The Barons’ Brandon Davidson and Testicular Cancer

The Oklahoma City Barons have released a short press release indicating that rookie defenseman Brandon Davidson has been diagnosed with testicular cancer and will undergo treatment immediately.

Updates on his condition will be provided by the Barons; otherwise the club has asked that his privacy be respected.

The Hockey Writers joins the entire hockey community in passing along our hopes, thoughts and prayers to Davidson, his family, and the Barons/Oilers organization for a successful outcome. What follows is a brief primer on testicular cancer so that fans can better understand the disease. For a nice write-up on Davidson’s background, check out the Edmonton Journal.


According to the National Cancer Institute’s Surveillance Epidemiology and End Results (SEER) statistics, testicular cancer is an extraordinarily rare disease, with less than 9,000 diagnoses made in the U.S. annually (compare that with lung cancer’s 226,000 annual diagnoses). At 21 years old, Davidson falls into the age group most frequently diagnosed with testicular cancer, men between 20 and 34; this age group represents almost half of all diagnoses.


For all the fear testicular cancer inspires in men, it is in fact a disease that’s highly amenable to treatment. Although Davidson and the Barons have not released any details regarding the specifics of his diagnosis, the disease is typically discovered early, either stage I or stage II. When the disease is localized like this, the patient has a 99% chance of being ‘cured’ (in oncology, ‘cure’ is measured by a 5-year survival rate; the percentages given reflect the number of patients expected to be alive 5 years after initial diagnosis if they undergo standard treatment). If the disease has spread to local areas (like nearby lymph nodes) but no further than that, the prognosis is still outstanding, with a 95.8% cure rate. Even in worst-case scenarios, where the disease has metastasized to distant regions of the body (as Lance Armstrong’s had), the success rate with treatment is 72.5%.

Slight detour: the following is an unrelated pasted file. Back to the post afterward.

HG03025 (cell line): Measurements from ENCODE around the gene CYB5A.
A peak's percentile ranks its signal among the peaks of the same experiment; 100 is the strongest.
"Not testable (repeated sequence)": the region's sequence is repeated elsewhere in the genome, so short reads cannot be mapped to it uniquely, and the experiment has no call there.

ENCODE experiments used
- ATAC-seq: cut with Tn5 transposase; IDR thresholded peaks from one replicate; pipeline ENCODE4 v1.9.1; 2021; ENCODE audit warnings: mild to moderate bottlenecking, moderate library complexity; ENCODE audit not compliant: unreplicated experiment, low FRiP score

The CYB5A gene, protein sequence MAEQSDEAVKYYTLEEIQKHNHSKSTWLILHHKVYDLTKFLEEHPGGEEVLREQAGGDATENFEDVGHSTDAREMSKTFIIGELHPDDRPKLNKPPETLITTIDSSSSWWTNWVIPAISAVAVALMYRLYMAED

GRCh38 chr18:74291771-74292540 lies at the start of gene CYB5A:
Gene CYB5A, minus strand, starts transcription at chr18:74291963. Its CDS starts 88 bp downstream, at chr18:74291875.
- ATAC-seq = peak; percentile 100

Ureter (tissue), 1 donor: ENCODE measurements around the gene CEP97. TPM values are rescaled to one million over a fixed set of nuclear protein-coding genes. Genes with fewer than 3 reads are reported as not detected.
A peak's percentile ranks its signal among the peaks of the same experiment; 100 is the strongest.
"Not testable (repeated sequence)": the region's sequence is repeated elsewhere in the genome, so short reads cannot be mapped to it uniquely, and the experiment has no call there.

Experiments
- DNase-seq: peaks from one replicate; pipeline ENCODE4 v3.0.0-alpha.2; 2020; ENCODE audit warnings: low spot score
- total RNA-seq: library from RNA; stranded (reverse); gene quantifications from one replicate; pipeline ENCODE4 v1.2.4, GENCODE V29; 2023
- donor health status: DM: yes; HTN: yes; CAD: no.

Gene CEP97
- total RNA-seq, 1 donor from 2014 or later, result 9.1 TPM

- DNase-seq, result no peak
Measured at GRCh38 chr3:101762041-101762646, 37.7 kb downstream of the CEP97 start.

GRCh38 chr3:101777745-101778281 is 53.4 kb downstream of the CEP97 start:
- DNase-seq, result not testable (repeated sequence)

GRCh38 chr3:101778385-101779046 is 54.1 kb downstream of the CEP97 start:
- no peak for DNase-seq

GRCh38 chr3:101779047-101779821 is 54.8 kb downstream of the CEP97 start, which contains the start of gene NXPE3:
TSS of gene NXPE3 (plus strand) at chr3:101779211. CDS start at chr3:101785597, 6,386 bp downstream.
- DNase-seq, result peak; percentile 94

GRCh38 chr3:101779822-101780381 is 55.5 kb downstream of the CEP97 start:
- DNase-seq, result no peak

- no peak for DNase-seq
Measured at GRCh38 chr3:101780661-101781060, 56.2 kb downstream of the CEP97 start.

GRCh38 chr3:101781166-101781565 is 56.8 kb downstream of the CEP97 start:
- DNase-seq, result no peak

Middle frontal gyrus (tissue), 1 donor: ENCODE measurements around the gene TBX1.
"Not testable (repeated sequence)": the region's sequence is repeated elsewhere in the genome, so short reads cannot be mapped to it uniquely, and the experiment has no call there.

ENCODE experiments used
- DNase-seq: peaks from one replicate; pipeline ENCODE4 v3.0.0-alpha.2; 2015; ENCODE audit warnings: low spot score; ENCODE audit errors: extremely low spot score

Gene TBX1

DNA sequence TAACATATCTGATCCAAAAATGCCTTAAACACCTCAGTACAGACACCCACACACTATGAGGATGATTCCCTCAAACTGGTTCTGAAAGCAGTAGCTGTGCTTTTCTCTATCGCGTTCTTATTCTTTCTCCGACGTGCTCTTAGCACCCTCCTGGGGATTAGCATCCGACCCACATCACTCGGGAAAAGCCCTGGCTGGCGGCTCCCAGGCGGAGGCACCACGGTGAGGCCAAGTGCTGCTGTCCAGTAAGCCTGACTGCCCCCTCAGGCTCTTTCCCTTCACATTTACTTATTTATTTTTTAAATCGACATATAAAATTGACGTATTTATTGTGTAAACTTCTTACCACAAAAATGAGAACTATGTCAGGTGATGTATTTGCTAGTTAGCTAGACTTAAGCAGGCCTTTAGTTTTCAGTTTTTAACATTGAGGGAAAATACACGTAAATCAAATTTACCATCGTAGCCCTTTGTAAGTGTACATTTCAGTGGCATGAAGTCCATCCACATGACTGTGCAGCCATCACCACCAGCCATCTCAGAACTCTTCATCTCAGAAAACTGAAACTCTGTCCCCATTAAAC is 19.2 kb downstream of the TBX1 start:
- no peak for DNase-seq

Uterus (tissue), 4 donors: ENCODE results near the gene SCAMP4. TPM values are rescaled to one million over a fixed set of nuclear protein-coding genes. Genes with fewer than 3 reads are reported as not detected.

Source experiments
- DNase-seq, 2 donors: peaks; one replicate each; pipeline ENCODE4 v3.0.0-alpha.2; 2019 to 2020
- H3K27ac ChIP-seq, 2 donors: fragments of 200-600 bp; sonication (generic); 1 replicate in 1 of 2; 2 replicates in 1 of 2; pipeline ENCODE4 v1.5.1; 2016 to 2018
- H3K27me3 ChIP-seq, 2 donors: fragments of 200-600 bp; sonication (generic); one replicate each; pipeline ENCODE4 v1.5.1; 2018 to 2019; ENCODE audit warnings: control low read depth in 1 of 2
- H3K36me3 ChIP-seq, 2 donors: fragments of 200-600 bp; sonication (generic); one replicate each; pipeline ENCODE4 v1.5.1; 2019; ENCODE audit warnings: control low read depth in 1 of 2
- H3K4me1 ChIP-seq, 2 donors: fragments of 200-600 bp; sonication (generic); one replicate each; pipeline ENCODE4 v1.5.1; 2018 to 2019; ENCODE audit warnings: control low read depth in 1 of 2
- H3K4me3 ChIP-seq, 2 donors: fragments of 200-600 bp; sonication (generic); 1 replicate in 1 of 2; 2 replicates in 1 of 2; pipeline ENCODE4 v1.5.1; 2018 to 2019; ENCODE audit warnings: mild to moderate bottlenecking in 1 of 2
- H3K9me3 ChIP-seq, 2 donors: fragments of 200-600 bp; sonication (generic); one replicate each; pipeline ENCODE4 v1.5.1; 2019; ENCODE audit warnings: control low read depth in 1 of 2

Compare those figures with oncology’s most dismal prognosis, that of metastatic pancreatic cancer. There, the 5-year survival rate is not even 2%.


When testicular cancer is found in the early stages, the most common treatment option is not only the oldest cancer treatment option but also the one with the highest success rate: surgery.

In early-stage testicular cancer, a procedure called a radical inguinal orchiectomy is often performed. This invasive surgery removes one (unilateral) or both (bilateral) affected testicles.  In some instances, the nearby lymph nodes are removed in what’s called a retroperitoneal lymph node dissection if the oncology team suspects they are affected.

Sometimes, following surgery, a patient will undergo a ‘mop up’ round of radiation therapy. Called either ‘adjuvant therapy’ or ‘consolidation therapy’, this is designed to catch and kill any wayward cancer cells not removed during surgery. Radiation may also be used by itself to treat some cases of early-stage disease.

In cases of metastatic testicular cancer where the disease has spread to distant parts of the body (and in other cases, depending on the disease and the judgement of the phsyicians), the most common treatment option is combination chemotherapy. According to the standard oncology treatment guidelines for testicular cancer published by the National Comprehensive Cancer Network, two combination chemotherapy regimens are known to be effective.


Testicular cancer spreads or metastasizes in the body following a highly predictable path; this is one reason why it is so treatable. However, all the good percentages and success rates mean nothing to a person who has been diagnosed with the disease. Nor does it make any treatment option any easier to undergo.

That said, with some 170,000 survivors of testicular cancer in the US today (including Phil Kessel as noted by USA Today), Davidson’s prognosis is extremely good. The entire hockey community wishes him well and looks forward to his return- both to good health and to the ice.